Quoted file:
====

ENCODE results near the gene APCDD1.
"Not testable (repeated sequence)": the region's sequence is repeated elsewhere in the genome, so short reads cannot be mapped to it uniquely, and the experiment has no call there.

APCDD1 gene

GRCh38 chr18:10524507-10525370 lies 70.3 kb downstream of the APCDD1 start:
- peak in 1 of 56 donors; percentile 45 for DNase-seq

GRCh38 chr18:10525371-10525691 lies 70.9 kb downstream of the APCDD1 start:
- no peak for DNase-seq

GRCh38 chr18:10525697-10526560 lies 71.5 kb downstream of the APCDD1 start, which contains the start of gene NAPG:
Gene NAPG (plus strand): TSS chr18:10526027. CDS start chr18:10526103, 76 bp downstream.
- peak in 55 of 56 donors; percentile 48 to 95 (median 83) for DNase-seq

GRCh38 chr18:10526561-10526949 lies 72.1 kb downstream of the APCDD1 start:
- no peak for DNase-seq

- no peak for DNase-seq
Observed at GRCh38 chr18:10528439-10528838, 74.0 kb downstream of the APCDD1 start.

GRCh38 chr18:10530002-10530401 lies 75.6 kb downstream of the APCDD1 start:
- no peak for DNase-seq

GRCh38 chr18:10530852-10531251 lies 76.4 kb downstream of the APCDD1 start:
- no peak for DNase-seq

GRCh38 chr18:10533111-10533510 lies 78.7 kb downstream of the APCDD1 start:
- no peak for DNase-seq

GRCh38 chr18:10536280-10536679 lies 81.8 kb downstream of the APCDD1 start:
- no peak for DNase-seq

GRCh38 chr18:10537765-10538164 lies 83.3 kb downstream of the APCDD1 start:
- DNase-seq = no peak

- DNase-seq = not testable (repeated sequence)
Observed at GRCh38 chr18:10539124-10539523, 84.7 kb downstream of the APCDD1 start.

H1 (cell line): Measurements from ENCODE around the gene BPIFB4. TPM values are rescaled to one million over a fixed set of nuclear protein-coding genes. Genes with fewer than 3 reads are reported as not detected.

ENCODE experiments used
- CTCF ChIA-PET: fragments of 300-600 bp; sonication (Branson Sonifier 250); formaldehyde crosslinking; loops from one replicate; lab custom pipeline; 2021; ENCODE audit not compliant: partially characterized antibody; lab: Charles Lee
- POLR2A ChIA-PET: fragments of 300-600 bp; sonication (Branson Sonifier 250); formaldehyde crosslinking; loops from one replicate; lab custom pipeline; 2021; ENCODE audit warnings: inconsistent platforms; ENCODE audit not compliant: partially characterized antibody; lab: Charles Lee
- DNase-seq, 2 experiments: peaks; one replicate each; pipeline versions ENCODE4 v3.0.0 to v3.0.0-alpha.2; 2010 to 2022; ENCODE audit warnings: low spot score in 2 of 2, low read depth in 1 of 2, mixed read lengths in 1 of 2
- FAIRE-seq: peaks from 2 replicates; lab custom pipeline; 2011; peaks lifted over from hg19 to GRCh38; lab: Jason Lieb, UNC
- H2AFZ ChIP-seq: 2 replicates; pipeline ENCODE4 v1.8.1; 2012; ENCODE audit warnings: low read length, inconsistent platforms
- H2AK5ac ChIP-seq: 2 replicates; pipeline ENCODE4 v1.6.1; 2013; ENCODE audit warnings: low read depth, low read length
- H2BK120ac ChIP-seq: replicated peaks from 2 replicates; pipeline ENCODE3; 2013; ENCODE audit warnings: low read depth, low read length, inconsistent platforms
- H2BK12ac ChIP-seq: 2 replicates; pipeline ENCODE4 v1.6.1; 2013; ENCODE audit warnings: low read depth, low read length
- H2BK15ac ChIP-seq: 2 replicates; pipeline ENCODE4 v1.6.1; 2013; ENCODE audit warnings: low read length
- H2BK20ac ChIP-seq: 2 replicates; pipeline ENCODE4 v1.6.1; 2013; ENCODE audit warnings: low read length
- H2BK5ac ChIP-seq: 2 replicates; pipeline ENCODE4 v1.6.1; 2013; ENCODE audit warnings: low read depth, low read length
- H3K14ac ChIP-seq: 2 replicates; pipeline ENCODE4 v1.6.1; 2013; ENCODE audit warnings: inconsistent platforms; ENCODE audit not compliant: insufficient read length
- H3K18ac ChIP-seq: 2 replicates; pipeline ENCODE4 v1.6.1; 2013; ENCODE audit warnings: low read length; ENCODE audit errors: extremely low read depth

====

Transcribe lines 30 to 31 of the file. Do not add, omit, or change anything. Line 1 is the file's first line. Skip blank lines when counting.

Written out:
- POLR2A ChIA-PET: fragments of 300-600 bp; sonication (Branson Sonifier 250); formaldehyde crosslinking; loops from one replicate; lab custom pipeline; 2021; ENCODE audit warnings: inconsistent platforms; ENCODE audit not compliant: partially characterized antibody; lab: Charles Lee
- DNase-seq, 2 experiments: peaks; one replicate each; pipeline versions ENCODE4 v3.0.0 to v3.0.0-alpha.2; 2010 to 2022; ENCODE audit warnings: low spot score in 2 of 2, low read depth in 1 of 2, mixed read lengths in 1 of 2